by
Petitioner Chichester Commons, LLC appealed a Housing Appeals Board (HAB) decision affirming a decision of the planning board for respondent Town of Chichester (Town), denying petitioner’s request for a waiver of the density requirement set forth in the Town’s zoning ordinance. Petitioner argued that the HAB erred by affirming the board’s decision because, in 2015, the board granted the petitioner a density waiver for a similar elderly housing project that petitioner had proposed for the same property. The New Hampshire Supreme Court concluded the 2015 density waiver did not apply to the current version of petitioner’s proposed elderly housing project and was not binding upon the board. Accordingly, it affirmed the HAB’s decision. View "Appeal of Chichester Commons, LLC" on Justia Law

by
Petitioner The Lawson Group, the third-party administrator for the self-insured petitioner, Summit Packaging Systems (the employer), appealed a decision of the New Hampshire Compensation Appeals Board (CAB) that upheld a decision by respondent, the State Special Fund for Second Injuries (Second Injury Fund), to decline to reimburse The Lawson Group for benefits paid to the claimant. The employer hired the claimant in 2005 as a laborer and machine operator. The claimant was injured at work in January 2016, when she tried to catch a 65-pound spool of tubing as it fell. The claimant was out of work following the surgery, but returned in December 2016 in a modified duty capacity. In 2017, the CAB found that the claimant’s “surgery and subsequent treatment were and are related to the work injury” she suffered in January 2016. In August 2018, The Lawson Group applied to the Second Injury Fund for reimbursement. In a February 2019 letter, the Second Injury Fund denied The Lawson Group’s application because The Lawson Group had failed to: (1) establish that the claimant’s surgery constituted a subsequent disability by injury; and (2) demonstrate that the employer knew that the claimant had any permanent impairment before her surgery. Following a March 2020 hearing, the CAB upheld the Second Injury Fund’s denial of reimbursement. After a review of the CAB hearing record, the New Hampshire Supreme Court found no reversible error and affirmed the denial of reimbursement. View "Appeal of The Lawson Group, et al." on Justia Law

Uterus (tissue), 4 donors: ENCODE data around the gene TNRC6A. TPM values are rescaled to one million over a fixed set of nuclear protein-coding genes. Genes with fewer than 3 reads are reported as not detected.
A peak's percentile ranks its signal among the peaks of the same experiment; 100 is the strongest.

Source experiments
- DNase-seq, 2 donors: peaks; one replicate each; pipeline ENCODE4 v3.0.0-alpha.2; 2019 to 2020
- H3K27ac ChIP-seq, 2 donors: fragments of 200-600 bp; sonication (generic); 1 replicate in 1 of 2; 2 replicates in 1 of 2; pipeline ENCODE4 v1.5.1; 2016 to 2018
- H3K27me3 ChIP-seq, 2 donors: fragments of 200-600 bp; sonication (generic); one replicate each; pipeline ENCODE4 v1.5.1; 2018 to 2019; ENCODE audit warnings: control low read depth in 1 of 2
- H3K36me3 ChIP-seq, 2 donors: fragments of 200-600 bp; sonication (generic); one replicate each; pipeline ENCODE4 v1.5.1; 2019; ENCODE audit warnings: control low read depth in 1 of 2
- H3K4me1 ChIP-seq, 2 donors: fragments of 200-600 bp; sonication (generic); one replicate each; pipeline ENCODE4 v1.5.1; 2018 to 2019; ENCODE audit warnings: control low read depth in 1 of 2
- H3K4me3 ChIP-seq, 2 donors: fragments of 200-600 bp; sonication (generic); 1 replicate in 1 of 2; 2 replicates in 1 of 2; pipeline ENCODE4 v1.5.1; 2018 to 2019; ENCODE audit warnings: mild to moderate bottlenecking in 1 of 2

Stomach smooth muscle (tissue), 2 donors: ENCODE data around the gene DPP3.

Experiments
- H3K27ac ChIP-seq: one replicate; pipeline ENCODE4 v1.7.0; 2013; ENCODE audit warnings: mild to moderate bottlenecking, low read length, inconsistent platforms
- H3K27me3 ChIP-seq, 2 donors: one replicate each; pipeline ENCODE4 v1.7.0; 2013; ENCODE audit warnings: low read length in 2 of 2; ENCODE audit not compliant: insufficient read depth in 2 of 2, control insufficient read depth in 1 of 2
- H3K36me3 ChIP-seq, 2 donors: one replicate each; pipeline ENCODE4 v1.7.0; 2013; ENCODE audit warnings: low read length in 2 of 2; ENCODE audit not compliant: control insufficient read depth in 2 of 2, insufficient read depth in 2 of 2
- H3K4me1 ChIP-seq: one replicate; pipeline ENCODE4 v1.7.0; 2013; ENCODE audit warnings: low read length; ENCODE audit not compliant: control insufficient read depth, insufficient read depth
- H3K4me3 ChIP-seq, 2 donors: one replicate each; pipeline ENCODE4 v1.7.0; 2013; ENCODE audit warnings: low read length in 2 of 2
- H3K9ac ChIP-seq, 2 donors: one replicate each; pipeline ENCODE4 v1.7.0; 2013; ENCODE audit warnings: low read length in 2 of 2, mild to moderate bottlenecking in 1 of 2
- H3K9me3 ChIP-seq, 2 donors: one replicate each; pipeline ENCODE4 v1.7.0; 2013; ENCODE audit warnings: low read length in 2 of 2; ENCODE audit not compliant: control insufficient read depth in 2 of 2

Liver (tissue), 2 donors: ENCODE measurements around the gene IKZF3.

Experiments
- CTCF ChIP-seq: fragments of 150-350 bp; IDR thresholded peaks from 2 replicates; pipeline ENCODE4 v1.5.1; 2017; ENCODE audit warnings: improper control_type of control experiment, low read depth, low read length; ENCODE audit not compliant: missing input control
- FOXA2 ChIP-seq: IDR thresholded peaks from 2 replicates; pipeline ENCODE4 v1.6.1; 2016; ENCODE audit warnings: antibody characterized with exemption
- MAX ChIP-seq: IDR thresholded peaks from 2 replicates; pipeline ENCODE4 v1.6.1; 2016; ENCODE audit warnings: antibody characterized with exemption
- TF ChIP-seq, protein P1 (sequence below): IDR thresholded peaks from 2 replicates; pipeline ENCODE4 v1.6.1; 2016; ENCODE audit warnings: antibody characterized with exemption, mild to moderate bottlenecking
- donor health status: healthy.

by
Intervenors Micheline Elias and The Fakhourys, LLC (collectively, the developer), appealed a superior court order denying their motion to dismiss a petition filed by the petitioners, George Stergiou, Jen McCarthy, Brendan Sullivan, and Kirankumar Tamminidi (the abutters), challenging a conditional site plan approval granted to the developer by the planning board (the Board) for the respondent City of Dover (the City). In January 2019, the developer applied to the Board for permission to construct a mixed use development project in Dover. After a public hearing, the Board conditionally approved the site plan (the 2019 Approval). The 2019 Approval and Chapter 153, Article II, Section 153-8 of the City’s site review regulations (the Certification Provision) required the developer to provide the Board with copies of the plan in various formats within 90 days. Due to unforeseen circumstances, the developer was unable to meet this deadline. In July 2020, the developer asked the Board to “re-approve” the 2019 application so that the project could move forward. The Board held a duly-noticed meeting, at which it conditionally re-approved the Site Review Plan subject to specified “Conditions to be Met Prior to the Signing of Plans” (the 2020 Approval). The abutters petitioned pursuant to RSA 677:15, challenging the 2020 Approval as unlawful and unreasonable. The New Hampshire Supreme Court concluded the 2019 Approval was not timely appealed and remained in force, and the 2020 Approval was void ab initio. The Court thus affirmed in part, reversed in part, and remanded with instructions to dismiss, with prejudice, the abutters’ RSA 677:15, I, appeal as untimely. View "Stergiou et al. v. City of Dover" on Justia Law